Pieter's Blog

Welcome to Pieter Kat's official LionAid blog. Here you can follow Pieter's opinions, thoughts, insights and ideas on saving lions.

Hugging lions or conserving lions?

Monday 11th November 2013

Hugging lions or conserving lions?

 

                Sirga the lioness to be “reintroduced to the wild” not having contact with humans 

 

 

A  recent article in the Daily Mail with the title “The lioness who hugs hoodies: Amazing pictures of abandoned big cat and her heartwarming bond with men who saved her” has made the rounds.

 

It refers to “conservationists” Valentin Gruener and Mikkel  Legarth “saving lion populations” in Botswana. It is a feel good article about them having formed a special bond with a lioness they rescued as a cub as she was “abandoned by her pride”. 

 

The lioness, named Sirga, is supposed to be “returned” to the wild at some point, even though she is highly used to humans – though Gruener and Legarth say they only allow Sirga to interact with them and nobody else. That is clearly not true as there are numbers of photos from past “volunteers” at Modisa all interacting with Sirga, and Sirga remains a big attraction for all (see picture above).  

 

The article in the Daily Mail received about 730 comments, overwhelmingly positive and adoring. Some comments did mention that this kind of activity was not saving lions at all, and that adopting a lion as a pet was ultimately going to be detrimental to the lion. Such comments were shouted down.

 

But my interest was aroused for four other reasons:

 

First, Gruener and Legarth operate their Modisa Wildlife Project from Gantsi, a small town in the northwest of Botswana. Their base is the Grassland Lodge, operated by the De Graaff family whose most prominent member is Christian De Graaff, Botswana’s Minister of Agriculture. 

 

Recently, a Botswana newspaper reported that De Graaff had been breeding lions on his properties and selling them to South Africa – most likely to end up as trophies in the “canned” lion hunting industry. De Graaff has shipped out a considerable number of lions – his latest export was of 22 lions on October 25, and there were 26 lions shipped in 2011 and also 12 in 2012 (http://www.mmegi.bw/index.php? Read the articles here and here.

Questioned by the newspaper journalist, De Graaff said all the lions belonged to him. The article also mentions that Grassland Lodge is a major location where lions are bred for export.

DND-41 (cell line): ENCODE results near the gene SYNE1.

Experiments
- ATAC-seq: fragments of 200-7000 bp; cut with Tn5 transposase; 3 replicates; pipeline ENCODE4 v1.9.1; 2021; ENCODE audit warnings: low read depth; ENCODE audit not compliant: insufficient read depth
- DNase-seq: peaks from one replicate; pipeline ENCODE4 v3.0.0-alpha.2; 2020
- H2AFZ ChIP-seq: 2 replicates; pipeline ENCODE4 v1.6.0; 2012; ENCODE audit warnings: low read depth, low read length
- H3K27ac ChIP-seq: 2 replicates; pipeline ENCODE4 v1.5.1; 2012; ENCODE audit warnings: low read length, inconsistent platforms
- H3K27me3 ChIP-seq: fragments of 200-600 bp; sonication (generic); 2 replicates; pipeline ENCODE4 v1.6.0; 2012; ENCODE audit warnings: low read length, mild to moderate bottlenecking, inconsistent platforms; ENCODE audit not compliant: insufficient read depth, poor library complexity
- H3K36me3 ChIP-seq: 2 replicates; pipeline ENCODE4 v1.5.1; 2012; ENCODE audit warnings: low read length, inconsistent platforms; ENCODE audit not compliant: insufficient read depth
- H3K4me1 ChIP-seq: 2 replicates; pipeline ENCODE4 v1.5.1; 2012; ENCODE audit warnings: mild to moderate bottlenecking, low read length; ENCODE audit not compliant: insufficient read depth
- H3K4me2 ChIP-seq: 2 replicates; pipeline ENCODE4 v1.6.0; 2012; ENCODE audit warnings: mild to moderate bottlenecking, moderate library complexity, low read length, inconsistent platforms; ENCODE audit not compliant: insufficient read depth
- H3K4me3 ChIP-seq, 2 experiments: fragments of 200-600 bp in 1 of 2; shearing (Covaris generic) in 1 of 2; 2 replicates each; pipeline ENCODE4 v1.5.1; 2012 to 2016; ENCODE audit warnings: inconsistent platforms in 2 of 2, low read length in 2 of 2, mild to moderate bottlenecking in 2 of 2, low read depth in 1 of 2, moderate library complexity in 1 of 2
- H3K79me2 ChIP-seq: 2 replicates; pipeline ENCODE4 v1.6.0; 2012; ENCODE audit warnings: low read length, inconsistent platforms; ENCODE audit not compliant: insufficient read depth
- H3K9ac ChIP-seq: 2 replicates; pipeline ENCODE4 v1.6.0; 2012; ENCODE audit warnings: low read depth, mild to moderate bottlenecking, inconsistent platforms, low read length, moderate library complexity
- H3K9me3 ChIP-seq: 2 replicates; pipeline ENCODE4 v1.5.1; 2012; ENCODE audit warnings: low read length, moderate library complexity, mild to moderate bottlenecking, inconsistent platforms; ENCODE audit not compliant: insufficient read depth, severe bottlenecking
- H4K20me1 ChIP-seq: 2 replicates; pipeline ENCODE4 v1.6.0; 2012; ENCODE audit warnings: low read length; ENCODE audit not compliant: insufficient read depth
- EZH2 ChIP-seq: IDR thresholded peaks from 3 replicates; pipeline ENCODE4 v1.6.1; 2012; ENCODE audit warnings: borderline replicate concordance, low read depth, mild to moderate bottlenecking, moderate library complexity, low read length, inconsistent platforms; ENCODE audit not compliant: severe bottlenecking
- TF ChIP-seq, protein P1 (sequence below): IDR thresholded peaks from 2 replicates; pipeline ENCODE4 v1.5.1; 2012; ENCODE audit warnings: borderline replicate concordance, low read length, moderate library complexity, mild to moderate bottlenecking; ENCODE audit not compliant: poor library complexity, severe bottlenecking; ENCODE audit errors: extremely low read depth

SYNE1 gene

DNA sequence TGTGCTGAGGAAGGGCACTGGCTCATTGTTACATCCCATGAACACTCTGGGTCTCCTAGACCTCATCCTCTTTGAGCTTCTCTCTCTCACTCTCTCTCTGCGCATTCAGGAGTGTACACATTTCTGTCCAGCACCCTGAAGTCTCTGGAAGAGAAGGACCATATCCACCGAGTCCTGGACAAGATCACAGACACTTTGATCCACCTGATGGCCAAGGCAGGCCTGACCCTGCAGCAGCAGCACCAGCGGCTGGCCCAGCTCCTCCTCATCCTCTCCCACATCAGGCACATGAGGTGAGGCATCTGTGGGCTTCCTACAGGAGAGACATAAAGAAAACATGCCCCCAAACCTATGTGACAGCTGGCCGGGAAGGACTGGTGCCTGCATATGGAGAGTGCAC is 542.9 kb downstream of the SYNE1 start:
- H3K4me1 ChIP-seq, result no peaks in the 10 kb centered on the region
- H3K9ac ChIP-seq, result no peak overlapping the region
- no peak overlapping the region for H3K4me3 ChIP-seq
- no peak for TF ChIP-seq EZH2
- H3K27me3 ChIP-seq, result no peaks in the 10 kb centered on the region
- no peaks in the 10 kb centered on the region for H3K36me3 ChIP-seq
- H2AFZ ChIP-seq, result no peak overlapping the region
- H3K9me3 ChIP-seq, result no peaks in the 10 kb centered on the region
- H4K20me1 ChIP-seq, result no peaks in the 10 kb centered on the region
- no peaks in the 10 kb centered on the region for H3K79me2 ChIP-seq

As the Modisa Wildlife Project is based at one of the lion breeding facilities (Grassland) operated by the De Graaffs, they must surely know about these large numbers of lions being exported. Asked about this on their Facebook page, they replied:

 

“That completely wrong - all the lions are still here at Grassland Safaris. First of all you can't own lions here in Botswana. All lions belongs to the Government and it's up to them where the lions will go if they are going. We just got here less than 2 years ago and we gave all lionesses birth control implants to stop any breeding. Those lions are not ours but we still helped out with the veterinarian care. The only lion that is with Modisa is Sirga and she is only handled by myself and Valentin and we detest Canned Hunting and want that business to be shut down ASAP!! - we want to help the lions and the nature. We are not working with Christian De Graaff who is getting blamed in that article written in a local news paper in Botswana. Christian De Graaff is a minister here and the newspaper is supporting the opposition party and therefore they are doing everything to give the current government a bad name - we are working with William De Graaff and keep in mind that in the end the Government own the lions. The only lion where we as Modisa have a say is Sirga.”

 

That is quite an interesting and badly spelled ramble, but basically the message is (I think) that they deny all knowledge of the constant sale of lions.  They say that the lions belong to Botswana while De Graaff is selling them in droves. 

 

Grassland has about 30 lion in pens, and there seem to be no plans to decide their future. They form an attraction for the lodge, but nobody at Modisa seems to be coming up with measures to ensure anything but their continued captivity. These lions were captured in the wild, and are now being fed donkey meat. Gruener and Legrath regularly interact with these lions as can be seen on pictures of the website.